Interest Rate Rise Offers Hope for Savers

Interest rates for savers are set to rise following the Bank of England’s decision to increase the base rate from 0.5 per cent to 0.75 per cent.

After months of speculation, the Bank of England’s Monetary Policy Committee (MPC) voted to raise the base rate for the first time since November 2017.

The news has been welcomed by personal finance experts across the UK, who believe that banks will be quick to pass on the higher interest rates to long-term savers with instant access accounts and cash ISAs.

Compare the Best Savings Rates

View The Top 10 Now & Apply Online

“Rising interest rates will be welcomed by retired people who often have a large proportion of their savings in deposit accounts,” said Vince Smith-Hughes, retirement expert at Prudential.

“Rising inflation has eroded their retirement income as deposit accounts fail to keep pace with inflation. The rise in interest rates will hopefully see better returns from savings accounts. Using the right wrappers to minimise tax is also important, as is using any tax allowances that are available.”

However, others have warned that the rate rise will be felt keenly by those living in debt.

“While an interest rate rise is positive news for people living on their savings income, or holding pensions and investments, it may prove to be the tipping point for those in financial difficulty or struggling with debt,” said Richard Haymes, head of financial difficulties at TDX Group.

“Individual Voluntary Arrangements (IVAs) have reached record levels and we expect the rate of monthly IVAs and Trust Deeds to grow by around 17 per cent this year. A rise in interest rates will make it much harder for people in these arrangements, and there’s a risk they’ll default on their strict requirements.”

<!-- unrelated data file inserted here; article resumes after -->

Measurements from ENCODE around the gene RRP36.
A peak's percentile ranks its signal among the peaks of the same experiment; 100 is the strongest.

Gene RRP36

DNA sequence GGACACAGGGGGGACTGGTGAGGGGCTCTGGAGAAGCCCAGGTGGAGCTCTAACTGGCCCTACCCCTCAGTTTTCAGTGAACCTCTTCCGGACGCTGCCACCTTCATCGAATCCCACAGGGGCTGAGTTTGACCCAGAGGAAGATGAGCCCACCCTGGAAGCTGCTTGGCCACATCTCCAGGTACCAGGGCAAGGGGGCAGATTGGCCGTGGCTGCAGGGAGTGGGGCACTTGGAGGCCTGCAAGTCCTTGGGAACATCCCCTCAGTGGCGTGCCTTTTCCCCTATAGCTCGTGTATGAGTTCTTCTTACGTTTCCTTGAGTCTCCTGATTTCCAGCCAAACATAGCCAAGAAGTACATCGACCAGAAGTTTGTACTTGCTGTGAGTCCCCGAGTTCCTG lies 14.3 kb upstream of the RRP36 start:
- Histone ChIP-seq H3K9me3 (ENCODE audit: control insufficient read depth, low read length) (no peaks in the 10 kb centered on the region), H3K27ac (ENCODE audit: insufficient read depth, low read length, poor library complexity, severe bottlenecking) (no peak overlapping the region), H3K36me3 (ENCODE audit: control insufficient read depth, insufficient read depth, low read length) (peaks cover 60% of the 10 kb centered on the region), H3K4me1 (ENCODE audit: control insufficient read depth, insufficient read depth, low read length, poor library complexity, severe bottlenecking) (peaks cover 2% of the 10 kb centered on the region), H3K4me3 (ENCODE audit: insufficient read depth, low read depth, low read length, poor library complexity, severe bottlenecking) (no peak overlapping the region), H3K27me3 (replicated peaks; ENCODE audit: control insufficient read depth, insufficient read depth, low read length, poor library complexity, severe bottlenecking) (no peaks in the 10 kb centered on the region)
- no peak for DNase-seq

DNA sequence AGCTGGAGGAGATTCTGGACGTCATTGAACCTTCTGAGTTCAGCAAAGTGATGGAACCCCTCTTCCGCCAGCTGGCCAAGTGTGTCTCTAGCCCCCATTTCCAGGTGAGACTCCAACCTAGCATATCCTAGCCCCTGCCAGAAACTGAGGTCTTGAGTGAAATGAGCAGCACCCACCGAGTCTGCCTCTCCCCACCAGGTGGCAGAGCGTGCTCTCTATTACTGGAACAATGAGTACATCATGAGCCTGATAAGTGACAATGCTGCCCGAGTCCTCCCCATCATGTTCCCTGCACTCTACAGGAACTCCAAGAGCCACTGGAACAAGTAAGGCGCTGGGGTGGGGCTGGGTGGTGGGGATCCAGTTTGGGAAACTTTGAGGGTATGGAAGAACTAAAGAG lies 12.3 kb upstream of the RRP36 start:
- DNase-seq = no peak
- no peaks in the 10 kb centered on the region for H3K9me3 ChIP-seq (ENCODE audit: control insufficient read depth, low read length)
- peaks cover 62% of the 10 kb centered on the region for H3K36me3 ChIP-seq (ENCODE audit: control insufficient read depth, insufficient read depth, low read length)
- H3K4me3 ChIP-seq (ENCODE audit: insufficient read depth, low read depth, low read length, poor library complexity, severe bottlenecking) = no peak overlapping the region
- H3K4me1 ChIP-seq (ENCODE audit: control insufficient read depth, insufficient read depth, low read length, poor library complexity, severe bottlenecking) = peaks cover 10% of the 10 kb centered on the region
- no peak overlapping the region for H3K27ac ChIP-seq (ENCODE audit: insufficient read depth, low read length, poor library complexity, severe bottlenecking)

The MPC meets once a quarter to review the base rate for the Bank of England. However, in the past nine years the rate has remained at either 0.5 per cent or 0.25 per cent – a historic low. Today’s rate hike brings the base rate above 0.5 per cent for the first time since February 2009.

READ  The Next Recession Could Bring Negative Interest Rates

“The decision to increase the base rate means there is light at the end of the tunnel for UK savers who have faced a lost decade in the low interest rate environment, which has done little to help them build nest eggs for holidays, homes or retirement,” said Charles Haresnape, chief executive of Gatehouse Bank. “Savers can now look forward to returns from savings accounts climbing, but this is unlikely to happen overnight.

“Whilst it is likely to be a long time before rates ever return to what anyone over the age of 40 considers ‘normal’, it’s important that people understand the positive impact that getting into the habit of savings can have, helping them to make major purchases or as a safety net for unforeseen financial emergencies.”

“Speculation over a rate rise has finally come to an end,” said Alistair Wilson, head of retail platform strategy at Zurich.

“Continued low interest rates have left savers struggling to secure a return on their cash, while inflation eats away at the other side. For retirees relying on interest to supplement their income, rates are finally heading in the right direction, but they still need to rise further to make a significant difference. It could also take months before savers actually see the impact of today’s hike, as with last November’s quarter of a percent increase, which has only resulted in an average 0.07 per cent rise on easy access accounts.

“Consumers should still consider what else they can do to help their savings grow. Feeding a small amount each month into a stocks and shares ISA or a pension fund is a sensible way to build a healthy sum over the years, while also protecting your savings as you go.”


Also published on Medium.

Best Savings Rate

Kathryn Gaw

Kathryn Gaw is a financial journalist based in Belfast, Northern Ireland. She has been writing about personal finance and investment trends for more than a decade, and her work has been featured in the Financial Times, City A.M., the Press Association, and The Irish Independent, among many other publications.

London Capital & Finance - 5 Year Fixed ISA
-
Annual Interest